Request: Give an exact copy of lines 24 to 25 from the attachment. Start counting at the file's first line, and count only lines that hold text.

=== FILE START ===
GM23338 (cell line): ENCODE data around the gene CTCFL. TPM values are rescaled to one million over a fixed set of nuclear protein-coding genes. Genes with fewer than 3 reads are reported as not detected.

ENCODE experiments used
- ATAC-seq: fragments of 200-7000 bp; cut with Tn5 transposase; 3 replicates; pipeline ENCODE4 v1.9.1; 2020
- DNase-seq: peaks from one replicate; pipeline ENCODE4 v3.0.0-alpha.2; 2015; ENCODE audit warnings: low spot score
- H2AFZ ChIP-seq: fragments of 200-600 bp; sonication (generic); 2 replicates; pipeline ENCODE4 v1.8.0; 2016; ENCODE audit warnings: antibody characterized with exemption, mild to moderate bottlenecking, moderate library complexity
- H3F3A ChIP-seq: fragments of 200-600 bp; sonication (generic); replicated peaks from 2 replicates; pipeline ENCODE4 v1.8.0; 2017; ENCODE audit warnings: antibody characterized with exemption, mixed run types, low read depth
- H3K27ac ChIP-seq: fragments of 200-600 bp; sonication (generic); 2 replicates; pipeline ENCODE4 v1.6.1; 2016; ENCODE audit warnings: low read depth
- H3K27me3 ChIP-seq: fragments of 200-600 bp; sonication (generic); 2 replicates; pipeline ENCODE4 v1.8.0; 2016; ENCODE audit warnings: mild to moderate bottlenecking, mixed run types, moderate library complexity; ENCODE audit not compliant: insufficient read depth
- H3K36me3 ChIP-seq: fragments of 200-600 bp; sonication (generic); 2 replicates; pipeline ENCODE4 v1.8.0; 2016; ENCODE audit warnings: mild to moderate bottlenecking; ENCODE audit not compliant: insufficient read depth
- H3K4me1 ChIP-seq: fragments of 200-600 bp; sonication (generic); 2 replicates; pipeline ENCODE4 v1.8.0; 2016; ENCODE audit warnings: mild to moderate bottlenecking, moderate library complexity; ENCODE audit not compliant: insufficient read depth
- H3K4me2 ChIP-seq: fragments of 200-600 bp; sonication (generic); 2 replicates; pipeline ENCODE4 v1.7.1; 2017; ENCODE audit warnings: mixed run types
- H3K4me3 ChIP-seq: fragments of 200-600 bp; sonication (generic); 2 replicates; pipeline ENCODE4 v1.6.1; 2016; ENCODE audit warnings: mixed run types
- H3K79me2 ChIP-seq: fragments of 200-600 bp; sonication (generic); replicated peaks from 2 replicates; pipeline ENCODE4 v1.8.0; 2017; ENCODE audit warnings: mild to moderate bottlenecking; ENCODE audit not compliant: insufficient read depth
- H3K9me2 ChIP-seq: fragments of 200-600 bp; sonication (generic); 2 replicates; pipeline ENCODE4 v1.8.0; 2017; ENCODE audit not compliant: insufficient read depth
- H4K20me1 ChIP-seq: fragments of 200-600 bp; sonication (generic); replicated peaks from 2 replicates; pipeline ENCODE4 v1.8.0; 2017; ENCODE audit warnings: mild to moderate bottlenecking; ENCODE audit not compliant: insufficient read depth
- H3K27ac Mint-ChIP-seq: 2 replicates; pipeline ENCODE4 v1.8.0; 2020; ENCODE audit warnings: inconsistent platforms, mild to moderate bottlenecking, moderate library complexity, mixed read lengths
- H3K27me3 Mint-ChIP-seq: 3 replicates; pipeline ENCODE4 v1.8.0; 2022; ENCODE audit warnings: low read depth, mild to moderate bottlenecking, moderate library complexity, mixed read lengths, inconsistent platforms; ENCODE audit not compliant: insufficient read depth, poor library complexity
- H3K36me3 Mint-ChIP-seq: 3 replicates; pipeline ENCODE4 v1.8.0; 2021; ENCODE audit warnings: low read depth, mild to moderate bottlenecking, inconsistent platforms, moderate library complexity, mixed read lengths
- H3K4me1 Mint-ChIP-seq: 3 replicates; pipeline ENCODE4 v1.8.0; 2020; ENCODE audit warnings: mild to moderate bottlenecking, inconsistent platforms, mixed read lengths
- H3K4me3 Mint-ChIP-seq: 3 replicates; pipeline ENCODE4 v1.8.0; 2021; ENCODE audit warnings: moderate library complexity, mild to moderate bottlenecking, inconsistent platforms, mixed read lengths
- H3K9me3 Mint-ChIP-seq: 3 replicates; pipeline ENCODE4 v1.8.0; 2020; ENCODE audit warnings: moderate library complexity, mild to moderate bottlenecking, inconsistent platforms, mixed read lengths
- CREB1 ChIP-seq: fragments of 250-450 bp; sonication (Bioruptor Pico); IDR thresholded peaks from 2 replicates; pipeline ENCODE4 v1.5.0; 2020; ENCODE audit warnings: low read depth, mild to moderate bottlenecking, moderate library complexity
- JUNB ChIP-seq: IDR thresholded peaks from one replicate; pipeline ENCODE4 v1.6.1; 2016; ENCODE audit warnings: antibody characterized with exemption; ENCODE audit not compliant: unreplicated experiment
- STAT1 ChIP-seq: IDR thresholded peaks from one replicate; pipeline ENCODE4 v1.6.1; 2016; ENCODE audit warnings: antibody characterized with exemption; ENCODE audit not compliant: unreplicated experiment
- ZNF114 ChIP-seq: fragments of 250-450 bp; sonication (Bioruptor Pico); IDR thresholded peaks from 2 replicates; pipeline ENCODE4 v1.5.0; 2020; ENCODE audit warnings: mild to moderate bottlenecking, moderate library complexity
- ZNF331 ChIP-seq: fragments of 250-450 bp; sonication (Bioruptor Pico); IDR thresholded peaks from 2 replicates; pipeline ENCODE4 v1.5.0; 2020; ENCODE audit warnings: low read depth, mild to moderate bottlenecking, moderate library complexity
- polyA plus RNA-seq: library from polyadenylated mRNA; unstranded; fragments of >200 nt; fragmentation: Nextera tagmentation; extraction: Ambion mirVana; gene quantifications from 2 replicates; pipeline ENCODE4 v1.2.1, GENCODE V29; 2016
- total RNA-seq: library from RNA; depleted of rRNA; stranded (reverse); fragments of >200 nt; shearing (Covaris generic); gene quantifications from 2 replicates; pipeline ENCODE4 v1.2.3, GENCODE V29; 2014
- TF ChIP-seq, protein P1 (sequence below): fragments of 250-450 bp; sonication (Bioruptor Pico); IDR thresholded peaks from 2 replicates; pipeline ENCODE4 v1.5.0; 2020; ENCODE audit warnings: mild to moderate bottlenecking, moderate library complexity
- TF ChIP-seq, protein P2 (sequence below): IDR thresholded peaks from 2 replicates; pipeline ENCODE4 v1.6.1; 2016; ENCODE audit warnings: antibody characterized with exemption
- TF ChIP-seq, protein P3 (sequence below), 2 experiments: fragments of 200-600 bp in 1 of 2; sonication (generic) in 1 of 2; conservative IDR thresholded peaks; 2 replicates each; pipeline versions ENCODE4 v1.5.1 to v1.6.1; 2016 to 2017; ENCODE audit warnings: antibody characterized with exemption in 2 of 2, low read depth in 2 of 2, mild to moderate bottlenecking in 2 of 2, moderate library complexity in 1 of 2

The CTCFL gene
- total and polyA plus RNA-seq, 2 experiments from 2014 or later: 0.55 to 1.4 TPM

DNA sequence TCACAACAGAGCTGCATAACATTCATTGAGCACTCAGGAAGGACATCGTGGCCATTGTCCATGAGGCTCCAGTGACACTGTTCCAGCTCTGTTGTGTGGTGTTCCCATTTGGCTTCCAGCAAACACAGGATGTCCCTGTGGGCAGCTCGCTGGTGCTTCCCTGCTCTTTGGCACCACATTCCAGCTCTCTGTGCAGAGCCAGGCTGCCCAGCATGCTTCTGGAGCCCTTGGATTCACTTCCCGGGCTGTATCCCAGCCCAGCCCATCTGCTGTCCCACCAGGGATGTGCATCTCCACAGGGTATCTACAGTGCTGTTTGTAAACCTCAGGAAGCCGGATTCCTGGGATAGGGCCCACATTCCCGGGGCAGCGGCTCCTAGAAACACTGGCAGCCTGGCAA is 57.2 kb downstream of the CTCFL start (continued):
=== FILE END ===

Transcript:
- STAT1 ChIP-seq: IDR thresholded peaks from one replicate; pipeline ENCODE4 v1.6.1; 2016; ENCODE audit warnings: antibody characterized with exemption; ENCODE audit not compliant: unreplicated experiment
- ZNF114 ChIP-seq: fragments of 250-450 bp; sonication (Bioruptor Pico); IDR thresholded peaks from 2 replicates; pipeline ENCODE4 v1.5.0; 2020; ENCODE audit warnings: mild to moderate bottlenecking, moderate library complexity